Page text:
Amelia Ecclestone had been born in India, the only daughter of Captain James Ecclestone of the 1st Berkshire Regiment and Rebecca Ecclestone. The house they lived in Simla was sumptuous with many Indian servants. Amelia was doted on and idolised by the her parents and the whole household. There were very few restrictions on her as a child, and she was totally unaware of the barriers of class between the Indian and the Raj. So she ran around the compound, chased the cows and the chickens, hit snakes with sticks and knocked fruit off trees before it was ripe. At the age of 4 and a half she became a fully accepted member of the gang of kids who roamed the streets of the bustling town and went out into the countryside and down to the river. Also a member of the gang was Stuart Hawthorne, a few months older than her and son of Captain Hawthorne, a close friend and regimental colleague of her father and his wife Cynthia. Freedom and independence were their watchwords. In spite of the apparent chaos of the town and its inhabitants children were sacred, looked after and protected when need be by all members of society, British or Indian. This way of treating (or actually, not treating) children was not approved by all members of the Raj and scandalised mothers and grandmothers protested to both Rebecca and Cynthia, who responded in a similar manner to the effect that they would grow up soon enough and be forced into the rigid strictures of adult society. As Rebecca would often quote to her friend “You have to be carefully taught/You have to be carefully taught/To hate all the people your family hates/You have to be carefully taught”. So, Amelia and Stuart lived in freedom, and it was something that Amelia carried with all her life, and which probably was the basis for her rebellion against the strictures of English society as she was growing up. Because after the age of 9 she did grow up in English society but sadly she had to leave Stuart behind her in India, although she never for her whole life ever forgot him.
From time to time the 1st Berkshire were involved in action, sometimes small detachments went out to deal with bands of thieves other times to dissuade a local head man from taking too much power to himself or not passing on the taxes he collected to the appropriate British authorities. There was enough action to keep Captains Ecclestone and Hawthorne busy and when they were not in action, there was drill and shooting practice, discipline to be maintained, and afterwards, polo, cards and drinking and of course social activities with their wives (and ‘girlfriends’). The ladies kept themselves busy running a houseful of servants, entertaining, riding, church on Sundays and giving their children an education. The seasons were very predictable. The weather was mostly benign interspersed with occasional winds and rain in the rainy season. In the heat of the summer, when it was peaceful, the ladies and their children mounted donkey’s and went up into the hills in those months when the temperature was highest. A very pleasant and easy life style and for her first 9 years Amelia took it all for granted and gained an education unparalled in width and depth. Then a few months before her 10th birthday, evil came into Ameila’s Garden of Eden. An outbreak of Cholera, which had started in a small village steadily worked its way into Simla, causing consternation among the population. The soldiers were obliged to stay, but after some discussion it was agreed that both women and their children would return to England for a period, and return in a year or two when the disease had played itself out. While they were making preparations to leave, Amelia’s mother Rebecca fell prey to the disease, and her close friend Stuart did as well. Stuart died first and then Rebecca finally succumbed. So it was left to Cynthia to escort Amelia to England. They left in great sadness, Amelia leaving behind in Simla graveyard both her mother and her best friend. Cynthia distraught from losing her only son. On the long trip home a strong bond developed between Amelia, joined together as they were in grief. They returned to a land they hardly recognised and a way of life of which Amelia knew little. Together they moved into the house at 1, Conaught Mews in London. Cynthia gradually began to accept Amelia as her daughter and Amelia looked towards Cynthia as her mother. Together they gradually adjusted themselves to life in England. Amelia was subject to the greatest cultural change. Whereas she had lived a free life in India, here in England she was treated and expected to behave like a young lady, with all the restrictions Victorian society imposed on the young, especially of the female variety. They were buoyed up by letters from India, both James and Bernard did their duty and wrote on a regular basis. But their fates took a very different turn. Bernard was promoted Major. James led a small detachment into the hills to deal with a band of brigands. The detachment was ambushed, there was a skirmish and James was shot dead by one of the brigands. The soldiers under command of their Sergeant fought off the brigands and brought James’ body home for a military burial. Of course it was many months before the sad news reached England. Amelia was now a orphan and Cynthia in extended correspondence with her husband and consultations with their lawyer, became Amelia’s Guardians and Ameila their Ward. The deaths of her parents had left her with an inheritance, which although not substantial, was certainly enough to keep her in comfort and would form the basis of a very nice dowry in the event of her marriage. As she grew into a young woman, she realised that the inheritance could be a burden, as young men showed interest in her as marriage material. Slowly she came to the conclusion that marriage in Victorian times was a poor deal for a woman with an independent attitude to life, and determined that she would never marry.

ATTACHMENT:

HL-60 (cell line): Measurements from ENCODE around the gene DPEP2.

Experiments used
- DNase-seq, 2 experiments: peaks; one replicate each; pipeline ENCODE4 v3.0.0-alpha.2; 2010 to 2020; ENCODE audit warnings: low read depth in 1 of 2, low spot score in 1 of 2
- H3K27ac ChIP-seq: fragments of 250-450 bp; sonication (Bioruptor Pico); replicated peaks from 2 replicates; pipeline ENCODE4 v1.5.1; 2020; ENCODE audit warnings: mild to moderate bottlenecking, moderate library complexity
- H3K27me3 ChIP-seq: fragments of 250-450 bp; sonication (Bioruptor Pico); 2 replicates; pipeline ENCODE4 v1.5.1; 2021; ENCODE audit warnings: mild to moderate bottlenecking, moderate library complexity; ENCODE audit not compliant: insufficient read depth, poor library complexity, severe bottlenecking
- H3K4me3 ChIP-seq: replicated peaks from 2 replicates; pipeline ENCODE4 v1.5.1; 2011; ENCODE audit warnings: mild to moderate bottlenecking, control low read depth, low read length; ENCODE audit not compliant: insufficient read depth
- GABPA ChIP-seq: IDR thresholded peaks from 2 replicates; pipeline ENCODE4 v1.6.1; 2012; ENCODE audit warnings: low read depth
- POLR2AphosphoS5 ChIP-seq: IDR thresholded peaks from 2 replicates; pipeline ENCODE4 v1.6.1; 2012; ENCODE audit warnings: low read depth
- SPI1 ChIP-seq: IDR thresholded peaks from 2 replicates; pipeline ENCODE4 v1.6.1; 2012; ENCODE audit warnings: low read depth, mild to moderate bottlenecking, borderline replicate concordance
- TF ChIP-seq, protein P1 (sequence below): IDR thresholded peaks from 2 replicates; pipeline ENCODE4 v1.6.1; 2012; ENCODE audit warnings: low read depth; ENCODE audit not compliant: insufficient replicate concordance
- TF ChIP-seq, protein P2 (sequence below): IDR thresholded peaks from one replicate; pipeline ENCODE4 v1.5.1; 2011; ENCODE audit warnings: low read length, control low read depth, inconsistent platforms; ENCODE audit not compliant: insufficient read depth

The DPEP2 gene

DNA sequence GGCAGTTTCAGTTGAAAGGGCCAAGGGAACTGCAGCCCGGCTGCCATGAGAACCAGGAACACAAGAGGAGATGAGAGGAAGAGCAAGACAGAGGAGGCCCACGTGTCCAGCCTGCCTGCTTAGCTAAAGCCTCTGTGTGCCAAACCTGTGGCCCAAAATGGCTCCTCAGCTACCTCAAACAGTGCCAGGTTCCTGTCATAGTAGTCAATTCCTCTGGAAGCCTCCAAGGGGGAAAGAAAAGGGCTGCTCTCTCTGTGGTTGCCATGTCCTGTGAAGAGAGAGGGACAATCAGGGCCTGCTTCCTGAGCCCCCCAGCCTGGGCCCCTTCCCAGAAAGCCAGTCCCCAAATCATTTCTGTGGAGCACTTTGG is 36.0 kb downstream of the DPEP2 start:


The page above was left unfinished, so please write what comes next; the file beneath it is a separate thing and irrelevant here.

Amelia gradually settled down in English Society, she learned to ride side saddle as ladies did, something she had never done in Simla. She learned to fire a pistol, something she found exciting and which had become very fashionable among young ladies. She also became intrigued by the newly invented bicycle, which she saw could give young women like her, much greater freedom. In spite of her vow never to marry, a vow which Cynthia put down to the high spirits of youth, and would disappear the first time Cupid’s dart struck her, Cynthia followed the usual pattern of introducing a growing young women to a steady stream of eligible young men. Amelia found that resistance was futile, so she gave in with as good a grace as she could muster and developed her own way of dealing with unwelcome advances. She was an avid reader, especially in the winter months when it was dark early and cold winds, rain and snow roared outside. She worked her way through ‘the classics’ and absorbed the stories of the heroines in those pages. It was clear from these studies that the heroine would end up with her lover in the final chapter and any show of real independence resulted in some form of punishment or domination by a man. In the 1880s and 90s there were stirrings of female emancipation and although it did not reach the assertive stridency of later years, female writers and activists were laying the foundations of those later campaigns. Then Amelia chanced on the writings of Dr John Watson, who had recorded and published the exploits of his detective friend, Sherlock Holmes. Mr Holmes was well known in Victoria society through the newspapers, as being the cleverest detective of his generation. His techniques were unique and Dr Watson produced a series of cases solved by Holmes, each one being more dramatic than the ones before. It’s probable that Amelia would have dismissed these works, in which as she found later, treated women as very much second class citizens who appeared in the cases as the poor victim if at all. However as chance would have it, the first case she read was ‘Scandal in Bohemia’ in which Watson related that Holmes was outwitted by of all creatures, a woman, Irene Adler and Amelia decided that of everything she had read, this woman was her heroine, in spite of the fact that she was in fact the villain of the piece. If a mere woman could outwit the Great Detective, then she Amelia Ecclestone could also rise to his level and from then on she determined to become, not a blackmailer, but a detective herself, following in the footsteps of the great Sherlock Holmes. Such an ambition, though childish and quite impractical, gave Amelia, a direction and purpose to balance the obsessive efforts of Cynthia to marry her off to a rich and/or titled young man.